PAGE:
Why we must strive to pay our taxes

There is an old cliché about two certainties in life: death and taxes. The grim reality about this is that you can never run away from them – no matter how much you try!

There is an old cliché about two certainties in life: death and taxes. The grim reality about this is that you can never run away from them – no matter how much you try!

On Monday this week, Rwandans celebrated the ‘2016 Tax Payers’ Appreciation Day’ in Kigali whose theme was “Voluntary Tax Compliance, the Pillar for Self-reliance”. The day was graced by the Prime Minister, Anastase Murekezi, who observed that “all Rwandans and the country’s institutions should fight tax evasion. Those who are not paying taxes should be sensitiSed about the benefits of paying taxes”.

 

Tax is money that people of a given country pay to their government. It is an obligation, not an option. Money generated from taxation is needed for social services like construction of roads, provision of transport, education, health services, national security and so on. Tax is more than just a source of revenue and growth. Just as excessive tax burdens might hinder growth in wealthier countries, in developing economies a lack of tax structures is a major cause of weak, irresponsive governance. It also leads to an overreliance on aid. With tax, the public can hold governments to account for their decisions and not feel tied to the will of aid donors or to put it more euphemistically, our development partners.

 

Less than a year ago in the United States, the House of Congress enacted a law that denies or revokes passports of US citizens who do not pay their taxes. Under the law, which came into force in January 2016, the State Department would block Americans with “seriously delinquent” tax debt from receiving new passports and would be allowed to rescind existing passports of people who fall into that category. The list of affected taxpayers would be compiled by the Internal Revenue Service using a threshold of US$50,000 of unpaid federal taxes, including penalties and interest, which would be adjusted for inflation.

 

The argument for taxes is a very straightforward one: if government is on balance a very positive force in society, then taxes are undoubtedly good. Government programmes are working effectively to solve our social problems and that government is the only way to promote important values like justice and economic security – then the taxes needed to support these government activities and initiatives should be seen as a positive good. Taxes are actually the lifeblood of government and so if government is basically good, then so are taxes.

The idea of spurring development with higher taxes may seem paradoxical, since taxes are usually considered a drag on growth. Yet in very poor countries, which on average collect just about 13 per cent of GDP in tax compared with 34 per cent in the rich world, the opposite is often true: public investment can “crowd in” private investment. “The amount of tax collected is a powerful measure of an economy’s health”, says Kaushik Basu, the chief economist of the World Bank. He further observes that “raising it allows developing countries to invest in education, health and infrastructure, and hence, in promoting growth”.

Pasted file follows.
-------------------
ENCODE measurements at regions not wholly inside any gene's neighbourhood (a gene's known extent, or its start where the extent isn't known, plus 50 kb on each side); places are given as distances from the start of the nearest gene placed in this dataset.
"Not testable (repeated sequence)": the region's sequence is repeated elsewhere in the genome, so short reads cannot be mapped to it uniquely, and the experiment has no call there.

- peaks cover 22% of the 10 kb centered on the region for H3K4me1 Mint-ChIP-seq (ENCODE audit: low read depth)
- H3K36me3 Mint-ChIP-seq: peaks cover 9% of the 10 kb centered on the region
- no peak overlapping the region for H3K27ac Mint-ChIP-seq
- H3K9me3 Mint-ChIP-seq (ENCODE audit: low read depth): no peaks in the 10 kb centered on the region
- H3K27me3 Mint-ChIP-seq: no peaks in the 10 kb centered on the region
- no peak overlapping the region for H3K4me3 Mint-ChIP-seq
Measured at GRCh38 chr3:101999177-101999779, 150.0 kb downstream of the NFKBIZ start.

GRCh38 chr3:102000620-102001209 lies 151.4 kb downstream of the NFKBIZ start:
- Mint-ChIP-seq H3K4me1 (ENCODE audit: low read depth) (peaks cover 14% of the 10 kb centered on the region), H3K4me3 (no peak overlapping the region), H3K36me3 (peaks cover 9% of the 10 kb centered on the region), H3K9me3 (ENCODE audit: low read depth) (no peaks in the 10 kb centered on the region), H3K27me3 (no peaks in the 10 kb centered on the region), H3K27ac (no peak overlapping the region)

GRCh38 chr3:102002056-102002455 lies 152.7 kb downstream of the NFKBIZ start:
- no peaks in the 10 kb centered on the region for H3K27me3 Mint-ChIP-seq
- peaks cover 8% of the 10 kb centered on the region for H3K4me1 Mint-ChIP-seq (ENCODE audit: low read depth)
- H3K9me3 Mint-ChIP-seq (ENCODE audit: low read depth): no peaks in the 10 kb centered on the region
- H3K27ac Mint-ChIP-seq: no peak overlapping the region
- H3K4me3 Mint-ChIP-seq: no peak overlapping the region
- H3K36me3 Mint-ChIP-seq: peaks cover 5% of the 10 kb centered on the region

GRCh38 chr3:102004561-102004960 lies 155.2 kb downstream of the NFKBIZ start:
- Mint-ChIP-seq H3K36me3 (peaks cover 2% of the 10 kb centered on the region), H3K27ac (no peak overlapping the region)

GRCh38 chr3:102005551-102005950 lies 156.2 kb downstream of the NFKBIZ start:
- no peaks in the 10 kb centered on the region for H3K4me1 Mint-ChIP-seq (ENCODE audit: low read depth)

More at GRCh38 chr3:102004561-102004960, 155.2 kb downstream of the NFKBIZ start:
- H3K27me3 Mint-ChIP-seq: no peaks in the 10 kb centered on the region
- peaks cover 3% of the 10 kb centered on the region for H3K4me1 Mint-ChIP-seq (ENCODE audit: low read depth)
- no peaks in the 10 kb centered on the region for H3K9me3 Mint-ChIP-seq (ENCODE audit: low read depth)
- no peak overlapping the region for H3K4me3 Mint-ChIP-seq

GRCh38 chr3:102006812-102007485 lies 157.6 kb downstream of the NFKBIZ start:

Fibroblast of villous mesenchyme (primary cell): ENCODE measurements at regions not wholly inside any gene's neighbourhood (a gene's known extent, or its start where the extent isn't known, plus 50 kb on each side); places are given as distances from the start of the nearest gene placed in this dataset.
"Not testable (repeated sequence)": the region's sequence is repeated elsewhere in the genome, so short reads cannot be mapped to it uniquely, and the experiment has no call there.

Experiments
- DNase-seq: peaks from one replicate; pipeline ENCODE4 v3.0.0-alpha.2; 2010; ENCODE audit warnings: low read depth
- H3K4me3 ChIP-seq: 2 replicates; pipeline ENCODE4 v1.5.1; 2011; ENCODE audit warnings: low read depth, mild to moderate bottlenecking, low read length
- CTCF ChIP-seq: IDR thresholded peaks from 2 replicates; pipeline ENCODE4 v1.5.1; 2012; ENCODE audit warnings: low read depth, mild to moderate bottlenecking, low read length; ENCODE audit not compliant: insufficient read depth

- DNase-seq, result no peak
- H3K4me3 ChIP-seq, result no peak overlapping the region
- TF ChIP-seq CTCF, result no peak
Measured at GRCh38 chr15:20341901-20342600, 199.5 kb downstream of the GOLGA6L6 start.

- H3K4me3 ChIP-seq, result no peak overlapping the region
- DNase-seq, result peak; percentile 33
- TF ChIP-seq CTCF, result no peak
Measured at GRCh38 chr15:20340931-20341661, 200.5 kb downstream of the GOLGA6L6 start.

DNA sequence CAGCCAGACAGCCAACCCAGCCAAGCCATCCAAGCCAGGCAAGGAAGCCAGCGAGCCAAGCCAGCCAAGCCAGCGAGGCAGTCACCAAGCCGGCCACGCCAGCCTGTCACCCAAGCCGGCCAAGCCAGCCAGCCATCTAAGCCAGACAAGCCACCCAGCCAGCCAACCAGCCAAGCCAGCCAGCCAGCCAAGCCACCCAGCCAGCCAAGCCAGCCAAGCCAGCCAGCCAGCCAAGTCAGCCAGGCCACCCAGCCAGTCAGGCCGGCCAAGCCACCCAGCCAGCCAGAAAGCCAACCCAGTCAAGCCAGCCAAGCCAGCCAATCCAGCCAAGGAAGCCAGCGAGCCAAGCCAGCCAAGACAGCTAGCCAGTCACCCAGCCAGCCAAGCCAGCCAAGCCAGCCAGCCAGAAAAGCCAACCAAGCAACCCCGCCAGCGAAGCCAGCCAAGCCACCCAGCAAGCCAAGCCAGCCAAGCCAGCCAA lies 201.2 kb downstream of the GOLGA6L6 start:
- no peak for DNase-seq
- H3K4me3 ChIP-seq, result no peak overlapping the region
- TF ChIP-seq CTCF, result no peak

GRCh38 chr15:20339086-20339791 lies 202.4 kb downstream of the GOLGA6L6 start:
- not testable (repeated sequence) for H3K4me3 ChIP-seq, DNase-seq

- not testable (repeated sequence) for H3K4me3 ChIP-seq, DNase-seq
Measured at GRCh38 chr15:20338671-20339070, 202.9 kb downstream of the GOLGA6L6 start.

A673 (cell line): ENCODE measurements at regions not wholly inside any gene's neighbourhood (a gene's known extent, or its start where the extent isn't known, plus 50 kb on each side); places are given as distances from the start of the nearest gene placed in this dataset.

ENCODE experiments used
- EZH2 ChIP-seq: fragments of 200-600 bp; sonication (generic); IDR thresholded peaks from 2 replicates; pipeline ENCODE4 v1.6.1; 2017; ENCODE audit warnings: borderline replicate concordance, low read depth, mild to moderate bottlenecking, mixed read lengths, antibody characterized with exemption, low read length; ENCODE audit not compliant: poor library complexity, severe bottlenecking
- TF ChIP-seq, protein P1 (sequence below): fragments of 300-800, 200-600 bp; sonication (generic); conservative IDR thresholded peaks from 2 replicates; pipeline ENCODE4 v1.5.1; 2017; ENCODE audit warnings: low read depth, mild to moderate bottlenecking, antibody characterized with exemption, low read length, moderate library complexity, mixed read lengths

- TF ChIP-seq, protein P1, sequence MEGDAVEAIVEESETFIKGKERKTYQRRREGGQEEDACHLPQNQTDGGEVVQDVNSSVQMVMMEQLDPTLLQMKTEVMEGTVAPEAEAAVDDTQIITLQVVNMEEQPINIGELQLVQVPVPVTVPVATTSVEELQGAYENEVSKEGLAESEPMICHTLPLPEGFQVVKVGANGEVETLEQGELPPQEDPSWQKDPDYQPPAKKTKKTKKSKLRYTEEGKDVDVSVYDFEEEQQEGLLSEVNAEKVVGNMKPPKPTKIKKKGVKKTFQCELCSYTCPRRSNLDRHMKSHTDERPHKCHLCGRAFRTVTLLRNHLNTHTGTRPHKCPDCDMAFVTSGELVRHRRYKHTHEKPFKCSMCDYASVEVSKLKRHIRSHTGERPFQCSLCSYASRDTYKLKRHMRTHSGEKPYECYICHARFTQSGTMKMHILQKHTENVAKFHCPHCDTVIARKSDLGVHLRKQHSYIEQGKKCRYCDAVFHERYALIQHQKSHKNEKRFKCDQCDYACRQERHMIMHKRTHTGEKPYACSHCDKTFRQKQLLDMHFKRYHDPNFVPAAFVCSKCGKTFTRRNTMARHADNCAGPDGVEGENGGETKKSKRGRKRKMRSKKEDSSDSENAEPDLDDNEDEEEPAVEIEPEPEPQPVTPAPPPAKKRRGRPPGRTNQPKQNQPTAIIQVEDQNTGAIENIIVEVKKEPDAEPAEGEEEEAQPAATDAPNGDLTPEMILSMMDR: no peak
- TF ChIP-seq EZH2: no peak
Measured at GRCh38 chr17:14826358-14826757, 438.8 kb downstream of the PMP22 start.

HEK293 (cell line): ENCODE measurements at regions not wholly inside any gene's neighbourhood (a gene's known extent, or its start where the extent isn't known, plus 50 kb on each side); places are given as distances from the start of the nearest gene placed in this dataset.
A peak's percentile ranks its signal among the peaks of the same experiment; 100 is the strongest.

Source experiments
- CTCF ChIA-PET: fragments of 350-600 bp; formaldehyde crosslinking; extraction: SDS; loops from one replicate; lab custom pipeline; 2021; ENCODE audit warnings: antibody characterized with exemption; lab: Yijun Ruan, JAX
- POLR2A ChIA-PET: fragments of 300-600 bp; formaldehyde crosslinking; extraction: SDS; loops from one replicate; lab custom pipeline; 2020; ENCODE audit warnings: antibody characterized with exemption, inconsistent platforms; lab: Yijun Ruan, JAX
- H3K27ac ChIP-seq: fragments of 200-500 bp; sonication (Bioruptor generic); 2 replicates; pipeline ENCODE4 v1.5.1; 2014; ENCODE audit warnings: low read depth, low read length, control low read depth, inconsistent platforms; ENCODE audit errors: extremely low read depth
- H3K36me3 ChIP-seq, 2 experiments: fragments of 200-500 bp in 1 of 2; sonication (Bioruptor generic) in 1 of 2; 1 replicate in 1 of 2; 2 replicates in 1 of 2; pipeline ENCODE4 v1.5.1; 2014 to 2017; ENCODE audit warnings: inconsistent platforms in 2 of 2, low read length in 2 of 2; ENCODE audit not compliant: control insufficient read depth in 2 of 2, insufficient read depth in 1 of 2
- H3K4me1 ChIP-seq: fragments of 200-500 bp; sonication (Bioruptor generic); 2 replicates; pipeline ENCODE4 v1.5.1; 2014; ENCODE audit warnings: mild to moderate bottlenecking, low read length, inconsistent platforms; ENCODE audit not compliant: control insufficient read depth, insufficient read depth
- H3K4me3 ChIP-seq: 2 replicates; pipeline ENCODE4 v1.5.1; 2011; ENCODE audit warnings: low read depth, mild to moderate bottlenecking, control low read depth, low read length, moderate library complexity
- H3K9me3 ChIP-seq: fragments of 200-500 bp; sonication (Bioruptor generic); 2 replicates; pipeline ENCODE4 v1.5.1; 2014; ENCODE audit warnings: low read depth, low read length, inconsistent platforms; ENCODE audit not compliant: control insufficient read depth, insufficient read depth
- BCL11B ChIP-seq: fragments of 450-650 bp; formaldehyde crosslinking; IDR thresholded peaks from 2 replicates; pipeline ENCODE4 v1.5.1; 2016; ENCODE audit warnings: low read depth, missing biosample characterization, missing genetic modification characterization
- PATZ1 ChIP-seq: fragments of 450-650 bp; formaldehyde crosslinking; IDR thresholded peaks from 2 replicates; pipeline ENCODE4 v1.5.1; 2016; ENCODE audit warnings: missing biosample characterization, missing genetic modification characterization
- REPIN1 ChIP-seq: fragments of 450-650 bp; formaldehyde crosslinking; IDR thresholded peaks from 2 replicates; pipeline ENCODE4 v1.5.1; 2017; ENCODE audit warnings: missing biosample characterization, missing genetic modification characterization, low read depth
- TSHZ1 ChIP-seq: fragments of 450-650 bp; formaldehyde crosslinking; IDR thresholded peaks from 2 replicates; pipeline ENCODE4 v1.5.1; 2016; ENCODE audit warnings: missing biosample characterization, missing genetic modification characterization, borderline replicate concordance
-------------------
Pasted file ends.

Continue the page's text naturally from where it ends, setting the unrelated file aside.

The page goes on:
For our sustainable development, we need to constantly diversify our tax base. For instance, we need to implement the idea of a carbon tax which is one of the most powerful incentives that governments have to encourage companies and households to pollute less by investing in cleaner technologies and adopting greener practices. This would be very much in order given Rwanda’s good performance in the arena of advocating for green economy. Climate change is an environmental and not political event or some kind of vast perverse multi-national hoax and it is dangerous not to be concerned about its impact and the risks it poses to business.

While tax compliance has increased over the years as evidenced by higher revenue targets every year, there is still need to increase awareness on tax payment. The timing for penalties, such as those in countries like the US on revoking of citizens’ passports, may not have come yet but measures to punish tax defaulters should be effected. Criminal penalties should also apply and may result in substantial fines and, where possible, extended prison sentences for those convicted.

One parting shot on tax payment: Everyone should pay their “fair share” of the overall tax burden. Burdens must be distributed more progressively – not principally for the sake of raising revenue, but for keeping the tax system fair.

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